As many of you may know I recently picked up a Sony RX10 which is kind of an all-in-one camera with a one inch sensor and a very good Zeiss 24-200mm equivalent lens. This is not my first Sony all-in-one camera. That honor goes to the remarkable Sony R1. The R1 was the first fixed zoom lens camera with an APS-C lens. It used a sensor from the same family of sensors that was used in the Nikon D2X around the same time period. The lens was also designed by Zeiss and matched precisely to the sensor. Just like the RX10 the R1 sported an electronic viewfinder, although it was primitive by comparison.
I liked the camera a lot. Enough to purchase two of them and press them into many, many commercial projects. The images from this project date back to 2007 and were photographed for a capabilities (print) brochure for a national financial services company with a branch here in Austin, Texas. We made a lot of images during the course of a long day. I ran across a back up DVD this afternoon and wanted to try it in my main computer to spot check and see if we are starting to have an corruption issues with data stored on older, Kodak Gold DVDs.
Once I started scrolling through the files one thing led to another and I decided that I wanted to see if Adobe had made any improvements to the lens profiles and camera profiles in the latest revs of PhotoShop. I was happy to find that there was a complete profile for the R1+lenses that included updates for vignetting, chromatic aberrations and lens geometry. One click gets you a very clean and rectilinear file, whether you shot it raw or in Jpeg.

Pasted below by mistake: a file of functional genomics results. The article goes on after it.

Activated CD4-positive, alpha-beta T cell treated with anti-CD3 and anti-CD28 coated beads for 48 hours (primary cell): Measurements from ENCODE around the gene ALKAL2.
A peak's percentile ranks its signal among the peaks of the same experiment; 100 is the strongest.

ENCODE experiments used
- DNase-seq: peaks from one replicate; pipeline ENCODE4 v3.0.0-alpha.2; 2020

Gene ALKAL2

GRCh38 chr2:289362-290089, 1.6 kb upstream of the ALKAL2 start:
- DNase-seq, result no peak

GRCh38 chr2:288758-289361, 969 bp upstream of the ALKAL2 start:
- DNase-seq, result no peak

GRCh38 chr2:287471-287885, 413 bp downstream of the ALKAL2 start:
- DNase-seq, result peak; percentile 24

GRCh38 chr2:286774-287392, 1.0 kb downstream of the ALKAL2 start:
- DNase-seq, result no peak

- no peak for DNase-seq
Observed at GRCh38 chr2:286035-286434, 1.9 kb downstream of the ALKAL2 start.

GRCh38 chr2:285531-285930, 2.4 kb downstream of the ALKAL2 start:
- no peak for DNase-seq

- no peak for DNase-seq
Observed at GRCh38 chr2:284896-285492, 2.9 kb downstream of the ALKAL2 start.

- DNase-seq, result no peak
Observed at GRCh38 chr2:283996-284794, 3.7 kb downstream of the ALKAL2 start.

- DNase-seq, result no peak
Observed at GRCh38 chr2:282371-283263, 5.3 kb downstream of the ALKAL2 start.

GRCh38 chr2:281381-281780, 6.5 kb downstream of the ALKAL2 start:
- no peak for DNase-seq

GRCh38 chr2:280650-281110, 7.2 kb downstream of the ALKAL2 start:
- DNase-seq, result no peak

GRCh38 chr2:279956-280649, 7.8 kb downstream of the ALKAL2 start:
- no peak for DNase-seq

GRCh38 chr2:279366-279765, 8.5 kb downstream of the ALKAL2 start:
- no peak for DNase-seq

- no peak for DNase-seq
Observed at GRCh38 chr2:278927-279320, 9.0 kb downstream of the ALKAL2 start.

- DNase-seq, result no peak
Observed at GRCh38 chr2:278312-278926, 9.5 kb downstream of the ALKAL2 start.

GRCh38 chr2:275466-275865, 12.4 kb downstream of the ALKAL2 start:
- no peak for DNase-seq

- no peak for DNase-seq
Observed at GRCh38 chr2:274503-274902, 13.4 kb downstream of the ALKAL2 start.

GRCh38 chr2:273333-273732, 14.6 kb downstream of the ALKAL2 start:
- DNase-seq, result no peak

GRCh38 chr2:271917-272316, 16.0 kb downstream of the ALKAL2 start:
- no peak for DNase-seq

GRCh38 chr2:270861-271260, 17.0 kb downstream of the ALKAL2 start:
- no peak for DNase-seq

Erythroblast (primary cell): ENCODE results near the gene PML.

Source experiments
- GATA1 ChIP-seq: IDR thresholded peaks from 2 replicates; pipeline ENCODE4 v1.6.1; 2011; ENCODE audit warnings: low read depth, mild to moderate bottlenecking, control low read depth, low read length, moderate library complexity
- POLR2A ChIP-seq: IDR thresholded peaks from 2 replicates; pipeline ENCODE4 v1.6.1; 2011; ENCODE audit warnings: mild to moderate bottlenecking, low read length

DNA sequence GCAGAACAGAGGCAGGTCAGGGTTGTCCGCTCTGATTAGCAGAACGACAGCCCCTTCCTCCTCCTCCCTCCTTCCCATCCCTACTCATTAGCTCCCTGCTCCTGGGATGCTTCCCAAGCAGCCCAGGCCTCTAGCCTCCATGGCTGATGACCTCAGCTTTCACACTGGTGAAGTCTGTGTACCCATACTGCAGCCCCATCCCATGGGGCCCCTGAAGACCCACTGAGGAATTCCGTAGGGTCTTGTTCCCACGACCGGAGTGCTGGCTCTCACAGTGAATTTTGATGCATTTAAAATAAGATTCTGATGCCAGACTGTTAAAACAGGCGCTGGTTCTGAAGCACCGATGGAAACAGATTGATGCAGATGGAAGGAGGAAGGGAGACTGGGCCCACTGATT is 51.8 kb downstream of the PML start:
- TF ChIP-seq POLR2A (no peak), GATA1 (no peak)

While the R1 is only a ten megapixel camera it does wide angle well and when used at its native ISO of 160 it makes nice files. Compared to the current Sony RX10 you can see some difference in the progress of noise reduction even at both cameras' base ISOs. The R1 has more, and more obvious color noise in the shadow areas. Noticeable at 100% but negligible at almost anything you'd do on the screen. On the other hand the files have rich colors straight out of the camera.
On this project we worked all day in mixed lighting and I thought the Sony did a great job sorting out color shifts and making good AWB selections. But whenever I had doubts I'd pull out a white target and do a custom white balance. The camera does not have image stabilization but it is an early example of mirror less and has a leaf shutter so there's no shutter shock and there's no real noise or vibration. I tend to shoot on a tripod. Go figure, I own five or six photo tripods and two different video tripods with fluid heads...
I doubt I would have jumped into purchasing the RX10 if I had not first worked with the R1 for nearly nine years. I trust that Sony has the sensor tweaked as well as it can be and I know I can claw out a lot of detail in the dark areas. I trust that Zeiss wouldn't allow their brand to be plastered on a lens if it didn't perform. I'm in the early days so far with the RX10 but I think it's the descendent of the R1 and I hope I get five or ten years of good photography out of it as well. It's all in the family.